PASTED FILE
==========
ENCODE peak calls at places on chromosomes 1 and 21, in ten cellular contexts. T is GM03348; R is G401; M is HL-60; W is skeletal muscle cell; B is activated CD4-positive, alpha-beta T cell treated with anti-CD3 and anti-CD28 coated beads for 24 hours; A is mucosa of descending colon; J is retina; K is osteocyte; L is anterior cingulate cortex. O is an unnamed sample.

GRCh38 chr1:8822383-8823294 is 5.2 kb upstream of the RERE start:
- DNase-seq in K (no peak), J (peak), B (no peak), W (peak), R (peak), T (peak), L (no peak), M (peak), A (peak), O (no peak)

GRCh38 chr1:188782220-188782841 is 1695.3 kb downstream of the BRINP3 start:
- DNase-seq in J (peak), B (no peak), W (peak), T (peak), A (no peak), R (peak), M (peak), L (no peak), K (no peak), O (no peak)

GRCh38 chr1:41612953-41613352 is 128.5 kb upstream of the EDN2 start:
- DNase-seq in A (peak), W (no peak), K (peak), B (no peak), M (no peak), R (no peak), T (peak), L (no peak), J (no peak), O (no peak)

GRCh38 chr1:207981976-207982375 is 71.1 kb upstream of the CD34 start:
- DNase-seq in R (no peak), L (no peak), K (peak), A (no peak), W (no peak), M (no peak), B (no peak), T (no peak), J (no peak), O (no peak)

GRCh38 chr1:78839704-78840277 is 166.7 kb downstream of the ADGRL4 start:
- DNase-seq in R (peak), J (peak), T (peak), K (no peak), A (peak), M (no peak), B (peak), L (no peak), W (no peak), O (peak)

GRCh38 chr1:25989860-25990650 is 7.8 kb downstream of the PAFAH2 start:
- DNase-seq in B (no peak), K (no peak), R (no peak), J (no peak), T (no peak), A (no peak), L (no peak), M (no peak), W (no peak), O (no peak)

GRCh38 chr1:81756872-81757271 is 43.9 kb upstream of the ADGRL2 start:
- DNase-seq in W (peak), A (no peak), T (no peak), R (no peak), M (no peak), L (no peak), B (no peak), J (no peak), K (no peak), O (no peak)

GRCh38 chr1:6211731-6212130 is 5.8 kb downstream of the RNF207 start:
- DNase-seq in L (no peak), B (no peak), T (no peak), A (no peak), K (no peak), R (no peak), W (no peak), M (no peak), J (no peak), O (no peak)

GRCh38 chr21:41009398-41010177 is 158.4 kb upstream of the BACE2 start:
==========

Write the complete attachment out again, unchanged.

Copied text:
ENCODE peak calls at places on chromosomes 1 and 21, in ten cellular contexts. T is GM03348; R is G401; M is HL-60; W is skeletal muscle cell; B is activated CD4-positive, alpha-beta T cell treated with anti-CD3 and anti-CD28 coated beads for 24 hours; A is mucosa of descending colon; J is retina; K is osteocyte; L is anterior cingulate cortex. O is an unnamed sample.

GRCh38 chr1:8822383-8823294 is 5.2 kb upstream of the RERE start:
- DNase-seq in K (no peak), J (peak), B (no peak), W (peak), R (peak), T (peak), L (no peak), M (peak), A (peak), O (no peak)

GRCh38 chr1:188782220-188782841 is 1695.3 kb downstream of the BRINP3 start:
- DNase-seq in J (peak), B (no peak), W (peak), T (peak), A (no peak), R (peak), M (peak), L (no peak), K (no peak), O (no peak)

GRCh38 chr1:41612953-41613352 is 128.5 kb upstream of the EDN2 start:
- DNase-seq in A (peak), W (no peak), K (peak), B (no peak), M (no peak), R (no peak), T (peak), L (no peak), J (no peak), O (no peak)

GRCh38 chr1:207981976-207982375 is 71.1 kb upstream of the CD34 start:
- DNase-seq in R (no peak), L (no peak), K (peak), A (no peak), W (no peak), M (no peak), B (no peak), T (no peak), J (no peak), O (no peak)

GRCh38 chr1:78839704-78840277 is 166.7 kb downstream of the ADGRL4 start:
- DNase-seq in R (peak), J (peak), T (peak), K (no peak), A (peak), M (no peak), B (peak), L (no peak), W (no peak), O (peak)

GRCh38 chr1:25989860-25990650 is 7.8 kb downstream of the PAFAH2 start:
- DNase-seq in B (no peak), K (no peak), R (no peak), J (no peak), T (no peak), A (no peak), L (no peak), M (no peak), W (no peak), O (no peak)

GRCh38 chr1:81756872-81757271 is 43.9 kb upstream of the ADGRL2 start:
- DNase-seq in W (peak), A (no peak), T (no peak), R (no peak), M (no peak), L (no peak), B (no peak), J (no peak), K (no peak), O (no peak)

GRCh38 chr1:6211731-6212130 is 5.8 kb downstream of the RNF207 start:
- DNase-seq in L (no peak), B (no peak), T (no peak), A (no peak), K (no peak), R (no peak), W (no peak), M (no peak), J (no peak), O (no peak)

GRCh38 chr21:41009398-41010177 is 158.4 kb upstream of the BACE2 start: